Flashcards in Exam 2 Deck (59):
refers to a hyper-realistic portrayal of the subject's facial characteristics.
A coffer (or coffering) in architecture is a series of sunken panels in the shape of a square, rectangle, or octagon in a ceiling, soffit or vault.
a round or eyelike opening or design, in particular.
an Italian term that means counterpoise. It is used in the visual arts to describe a human figure standing with most of its weight on one foot so that its shoulders and arms twist off-axis from the hips and legs.
a dining table with couches along three sides used in ancient Rome.
a painting done rapidly in watercolor on wet plaster on a wall or ceiling, so that the colors penetrate the plaster and become fixed as it dries.
buon (true) fresco
a fresco painting technique in which alkaline-resistant pigments, ground in water, are applied to wet plaster. It is distinguished from the fresco-secco (or a secco) and finto fresco techniques, in which paints are applied to dried plaster.
a wall painting technique where pigments mixed with an organic binder and/or lime are applied onto a dry plaster.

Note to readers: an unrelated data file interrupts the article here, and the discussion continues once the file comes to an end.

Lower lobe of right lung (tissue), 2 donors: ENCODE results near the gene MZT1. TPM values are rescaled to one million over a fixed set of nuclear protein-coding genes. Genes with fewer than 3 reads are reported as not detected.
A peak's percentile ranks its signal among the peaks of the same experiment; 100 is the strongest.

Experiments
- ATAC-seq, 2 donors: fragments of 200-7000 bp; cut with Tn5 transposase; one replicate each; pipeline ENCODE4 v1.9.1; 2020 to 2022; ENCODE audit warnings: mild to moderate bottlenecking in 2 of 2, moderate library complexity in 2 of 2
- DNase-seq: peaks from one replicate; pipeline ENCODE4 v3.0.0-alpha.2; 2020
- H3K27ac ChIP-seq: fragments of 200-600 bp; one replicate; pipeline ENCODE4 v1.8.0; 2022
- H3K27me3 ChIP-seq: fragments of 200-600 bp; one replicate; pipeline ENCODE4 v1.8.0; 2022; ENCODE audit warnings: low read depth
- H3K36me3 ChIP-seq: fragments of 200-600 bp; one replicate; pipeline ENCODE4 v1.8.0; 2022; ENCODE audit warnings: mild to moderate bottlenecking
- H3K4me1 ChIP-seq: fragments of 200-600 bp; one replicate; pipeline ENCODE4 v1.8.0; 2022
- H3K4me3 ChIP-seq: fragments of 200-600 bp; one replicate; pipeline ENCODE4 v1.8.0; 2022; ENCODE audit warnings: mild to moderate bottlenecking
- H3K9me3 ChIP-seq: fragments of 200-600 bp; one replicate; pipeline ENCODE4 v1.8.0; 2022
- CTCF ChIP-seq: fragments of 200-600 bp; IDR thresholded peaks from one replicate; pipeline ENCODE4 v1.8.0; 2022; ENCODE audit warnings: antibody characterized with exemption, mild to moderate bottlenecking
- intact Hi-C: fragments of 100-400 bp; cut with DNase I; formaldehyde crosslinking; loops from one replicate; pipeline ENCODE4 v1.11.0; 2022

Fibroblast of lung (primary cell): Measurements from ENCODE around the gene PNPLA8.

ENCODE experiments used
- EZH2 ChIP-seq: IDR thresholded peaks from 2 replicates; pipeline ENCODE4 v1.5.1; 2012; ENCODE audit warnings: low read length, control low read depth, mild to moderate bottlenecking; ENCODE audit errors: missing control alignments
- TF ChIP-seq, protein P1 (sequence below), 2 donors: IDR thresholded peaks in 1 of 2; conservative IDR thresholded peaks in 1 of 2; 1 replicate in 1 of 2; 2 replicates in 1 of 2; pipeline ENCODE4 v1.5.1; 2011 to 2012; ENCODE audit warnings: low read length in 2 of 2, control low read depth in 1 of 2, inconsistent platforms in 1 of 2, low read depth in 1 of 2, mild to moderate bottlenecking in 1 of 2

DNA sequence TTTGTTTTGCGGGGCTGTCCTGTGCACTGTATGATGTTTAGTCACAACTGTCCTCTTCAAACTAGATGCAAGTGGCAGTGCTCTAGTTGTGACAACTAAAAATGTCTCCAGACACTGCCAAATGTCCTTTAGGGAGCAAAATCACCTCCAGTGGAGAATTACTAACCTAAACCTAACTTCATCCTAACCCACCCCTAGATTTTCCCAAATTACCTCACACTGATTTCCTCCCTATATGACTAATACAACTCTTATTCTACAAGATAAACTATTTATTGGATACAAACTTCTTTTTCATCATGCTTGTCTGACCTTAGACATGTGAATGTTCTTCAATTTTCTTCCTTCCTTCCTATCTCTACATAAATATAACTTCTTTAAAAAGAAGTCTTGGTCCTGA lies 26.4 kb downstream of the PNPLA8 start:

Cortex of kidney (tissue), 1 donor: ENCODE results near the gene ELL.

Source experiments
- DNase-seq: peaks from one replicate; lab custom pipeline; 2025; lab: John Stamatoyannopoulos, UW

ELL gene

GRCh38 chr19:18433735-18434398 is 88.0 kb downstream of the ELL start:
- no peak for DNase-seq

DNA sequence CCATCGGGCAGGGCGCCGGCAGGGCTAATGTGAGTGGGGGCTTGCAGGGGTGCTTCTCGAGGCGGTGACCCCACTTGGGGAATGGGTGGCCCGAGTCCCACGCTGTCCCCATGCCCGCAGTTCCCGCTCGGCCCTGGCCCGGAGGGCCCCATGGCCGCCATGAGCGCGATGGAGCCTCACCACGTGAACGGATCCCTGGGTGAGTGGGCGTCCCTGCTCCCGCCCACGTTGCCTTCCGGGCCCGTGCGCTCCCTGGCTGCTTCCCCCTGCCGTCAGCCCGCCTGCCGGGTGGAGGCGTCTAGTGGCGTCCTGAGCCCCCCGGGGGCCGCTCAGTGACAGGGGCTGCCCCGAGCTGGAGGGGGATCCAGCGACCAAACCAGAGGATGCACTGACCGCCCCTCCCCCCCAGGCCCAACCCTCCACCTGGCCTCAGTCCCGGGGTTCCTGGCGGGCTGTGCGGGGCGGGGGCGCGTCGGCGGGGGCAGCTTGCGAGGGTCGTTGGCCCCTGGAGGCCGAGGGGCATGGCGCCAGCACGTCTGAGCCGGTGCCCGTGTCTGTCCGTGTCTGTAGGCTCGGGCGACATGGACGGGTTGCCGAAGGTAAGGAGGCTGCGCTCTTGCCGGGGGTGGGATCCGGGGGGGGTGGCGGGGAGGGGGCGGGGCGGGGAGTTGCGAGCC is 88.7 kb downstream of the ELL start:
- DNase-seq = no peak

Second Style Roman wall painting
he Roman wall paintings in Pompeii that Mau categorized were true frescoes, meaning that pigment was applied to wet plaster, fixing the pigment to the wall
a monumental structure in the shape of an archway with one or more arched passageways, often designed to span a road
a statue of a rider mounted on a horse
a hard igneous rock containing crystals, usually of feldspar, in a fine-grained, typically reddish groundmass.
a small disk, especially a decorative medallion.
a shallow recess, especially one in a wall to display a statue or other ornament.
idealized statues were sculpted so that the human figure would look perfect. ... The muscles were well defined as to try to show off the perfection of the figure.
an underground cemetery consisting of a subterranean gallery with recesses for tombs, as constructed by the ancient Romans.
a large oblong hall or building with double colonnades and a semicircular apse, used in ancient Rome as a court of law or for public assemblies.
a female figure in the posture of prayer in ancient Greek art. 2 : a usually female figure standing with outstretched arms as if in prayer used in early Christian art as a symbol of the faithful dead.
heathen 1; especially : a follower of a polytheistic religion (as in ancient Rome) 2 : one who has little or no religion and who delights in sensual pleasures and material goods : an irreligious or hedonistic person.